Harley Quinn Season 3 Takes Batman To Places We've Never Seen Before

"Harley Quinn" has quickly become one of the most subversive and inventive superhero stories on TV. From the very beginning, the show took the rule of cool as its one and only commandment, playing with the DC canon, discarding everything that doesn't provide maximum laughs and changing/breaking/remixing/adapting the rest. This means killing several major Batman villains like Scarecrow, Mr. Freeze and The Penguin, but also turning Kite Man into a tragic nice guy, and Joker into a suburban step dad. 

Season 3 of the show has punched things even further by bringing in the Bat family and making them truly dysfunctional — emo Nightwing, a very clingy Bruce Wayne — and then exploring a side of Batman we haven't seen since "Mask of the Phantasm." 

Things started when, early in the season, Poison Ivy imbued her plant friend Frank with the power to resurrect the fauna under Gotham to terraform it. But someone kidnapped Frank because the plan could get in motion. That someone? Bruce Wayne. In the latest episode, "Batman Begins Forever," Harley has kidnapped Bruce and recruits the help of her former friend/supervillain/traitor Doctor Psycho to access the memories of the billionaire playboy. What they find instead is a very familiar scene: a young Bruce Wayne walking out of the theater with his parents, going into a dark alley before a mugger shoots Thomas and Martha dead.

It's a scene that has been recreated and memed to death, but just when you think there is nothing new or insightful left to do with the murder of the Waynes, along comes "Harley Quinn" to take Batman to all new places.

'Holy post-traumatic stress disorder, Batman!'

Indeed, it becomes very clear rather quickly that Bruce Wayne has repressed all of his memories except for witnessing his parents' murder. No matter how much they try, Harley and the others keep seeing Thomas and Martha walk into Crime Alley, followed by Joe Chill, and get shot over, and over, and over, and over, and over again until it almost stops being funny — almost.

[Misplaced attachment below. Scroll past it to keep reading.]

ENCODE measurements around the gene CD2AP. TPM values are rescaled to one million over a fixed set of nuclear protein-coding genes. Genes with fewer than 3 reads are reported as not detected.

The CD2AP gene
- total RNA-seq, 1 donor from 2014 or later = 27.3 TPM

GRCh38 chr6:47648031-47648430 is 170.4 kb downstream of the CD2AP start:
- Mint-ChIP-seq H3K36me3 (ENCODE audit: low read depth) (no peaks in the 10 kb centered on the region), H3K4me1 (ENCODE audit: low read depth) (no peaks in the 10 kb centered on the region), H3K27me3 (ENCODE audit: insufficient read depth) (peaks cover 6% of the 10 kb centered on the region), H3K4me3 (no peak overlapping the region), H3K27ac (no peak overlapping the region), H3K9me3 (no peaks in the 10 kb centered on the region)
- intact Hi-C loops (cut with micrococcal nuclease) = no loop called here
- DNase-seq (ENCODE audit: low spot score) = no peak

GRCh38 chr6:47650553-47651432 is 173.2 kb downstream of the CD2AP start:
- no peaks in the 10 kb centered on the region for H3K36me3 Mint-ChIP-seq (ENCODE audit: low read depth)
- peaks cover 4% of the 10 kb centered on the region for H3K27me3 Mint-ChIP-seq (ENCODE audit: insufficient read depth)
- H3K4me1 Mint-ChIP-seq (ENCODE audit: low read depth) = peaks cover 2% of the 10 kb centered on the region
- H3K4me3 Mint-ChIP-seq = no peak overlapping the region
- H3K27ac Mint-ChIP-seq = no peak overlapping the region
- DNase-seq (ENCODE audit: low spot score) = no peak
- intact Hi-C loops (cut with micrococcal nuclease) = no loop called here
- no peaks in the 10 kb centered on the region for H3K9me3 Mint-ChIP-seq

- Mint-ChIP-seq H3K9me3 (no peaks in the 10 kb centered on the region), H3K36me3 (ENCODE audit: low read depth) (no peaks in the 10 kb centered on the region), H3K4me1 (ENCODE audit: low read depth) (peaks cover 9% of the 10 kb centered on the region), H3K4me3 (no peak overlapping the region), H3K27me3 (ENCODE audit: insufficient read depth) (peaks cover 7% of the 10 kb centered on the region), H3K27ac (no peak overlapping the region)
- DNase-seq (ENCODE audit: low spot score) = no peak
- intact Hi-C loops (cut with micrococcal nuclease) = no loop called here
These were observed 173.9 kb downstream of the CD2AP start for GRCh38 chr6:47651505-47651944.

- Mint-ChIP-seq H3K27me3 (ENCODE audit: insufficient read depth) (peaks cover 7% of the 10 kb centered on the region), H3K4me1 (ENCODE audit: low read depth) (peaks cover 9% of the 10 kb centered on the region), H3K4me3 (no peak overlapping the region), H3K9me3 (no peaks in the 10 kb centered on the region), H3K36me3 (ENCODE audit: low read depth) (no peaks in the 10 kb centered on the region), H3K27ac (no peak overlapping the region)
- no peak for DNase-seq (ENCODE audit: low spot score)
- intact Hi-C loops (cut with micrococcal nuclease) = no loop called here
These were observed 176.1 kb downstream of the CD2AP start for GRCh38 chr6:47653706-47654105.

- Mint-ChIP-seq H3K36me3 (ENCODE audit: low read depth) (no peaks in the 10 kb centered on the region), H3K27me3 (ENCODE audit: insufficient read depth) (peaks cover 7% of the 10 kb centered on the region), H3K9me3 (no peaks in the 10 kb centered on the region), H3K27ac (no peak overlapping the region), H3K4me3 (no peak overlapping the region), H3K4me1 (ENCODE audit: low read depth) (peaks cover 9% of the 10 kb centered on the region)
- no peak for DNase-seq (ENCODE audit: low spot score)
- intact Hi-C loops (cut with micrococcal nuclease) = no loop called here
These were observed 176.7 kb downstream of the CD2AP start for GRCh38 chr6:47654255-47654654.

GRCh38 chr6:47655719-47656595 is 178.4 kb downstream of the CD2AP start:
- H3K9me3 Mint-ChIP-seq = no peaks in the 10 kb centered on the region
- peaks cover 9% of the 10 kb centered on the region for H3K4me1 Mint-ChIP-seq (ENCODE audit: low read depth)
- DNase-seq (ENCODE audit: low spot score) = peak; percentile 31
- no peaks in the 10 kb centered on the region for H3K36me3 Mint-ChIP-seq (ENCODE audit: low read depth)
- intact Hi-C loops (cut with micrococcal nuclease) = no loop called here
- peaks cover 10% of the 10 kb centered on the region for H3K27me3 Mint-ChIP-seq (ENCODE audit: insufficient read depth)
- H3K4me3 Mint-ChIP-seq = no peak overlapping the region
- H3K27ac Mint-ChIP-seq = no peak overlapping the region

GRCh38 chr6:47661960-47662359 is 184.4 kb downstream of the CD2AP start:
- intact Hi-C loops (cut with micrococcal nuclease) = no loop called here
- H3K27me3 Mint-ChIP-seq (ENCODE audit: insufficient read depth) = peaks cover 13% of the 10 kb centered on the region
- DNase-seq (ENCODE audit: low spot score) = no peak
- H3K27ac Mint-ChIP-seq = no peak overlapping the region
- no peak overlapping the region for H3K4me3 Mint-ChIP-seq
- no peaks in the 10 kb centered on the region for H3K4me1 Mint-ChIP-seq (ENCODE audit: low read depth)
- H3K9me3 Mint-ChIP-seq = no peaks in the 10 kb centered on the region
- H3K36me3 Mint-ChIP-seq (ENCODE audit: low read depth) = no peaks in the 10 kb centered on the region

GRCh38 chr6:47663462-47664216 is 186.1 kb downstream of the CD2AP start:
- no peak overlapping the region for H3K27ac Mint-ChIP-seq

It's a funny scene, but also a painful portrayal of Batman's psyche, as we see a young Bruce quite literally unable to escape or even move past the defining traumatic event of his life. The show takes this a step (or ten) further, making Harley finally address a longstanding meme about Batman needing therapy and offering her services to help young Bruce navigate his trauma in exchange for the location of Frank. 

Except things aren't that easy, because no matter what memory they navigate, be it a parody of "Batman Begins," or one of "Batman Returns," or even one of the 1966 film, the memory always morphs into that fateful moment in Crime Alley. This culminates in a silly but poignant moment where Batman's projection of himself in a memory out of "Batman: The Animated Series" regresses into a child Bruce in an oversized adult Caped Crusader costume, showing the rawest representation of Batman we've ever seen: a literal traumatized child that hides his pain in a silly costume. 

'My Bat-shaped cross to bear'

Except this child is also being tormented from within, because the Joe Chill we've seen infiltrate all of Bruce's memories is but a projection from adult Bruce. Turns out, Bruce has been forcing his younger self to relive the worst night of his life over and over again as a sick penance, because he blames himself for making his parents walk down Crime Alley rather than take a limo.

"Everything I do as Batman is to make that one night right, so I must never forget," Bruce tells Harley and his younger self. "This is my penance. My Bat-shaped cross to bear."

In one single moment, "Harley Quinn" does more to get at the heart of Batman's pain (and also what makes him so stupidly obnoxious) than most live-action projects. It is a moment that could only be brought to life in the absurdist, cartoonish world of "Harley Quinn," a world that morphs canon and the laws of the DC universe at will because it is so attuned to the essence of this universe that it can create fresh new takes on iconic characters and make them make complete sense.

For further proof of this, look no further than Joker's storyline this season. It involves the Clown Prince of Crime becoming a mayoral candidate with a socialist agenda that is quite compelling — by comparison, when Harley discovers Batman's secret identity and asks if he cannot just pay for affordable housing, Bruce asks if people pay for housing. But that's a story for another time.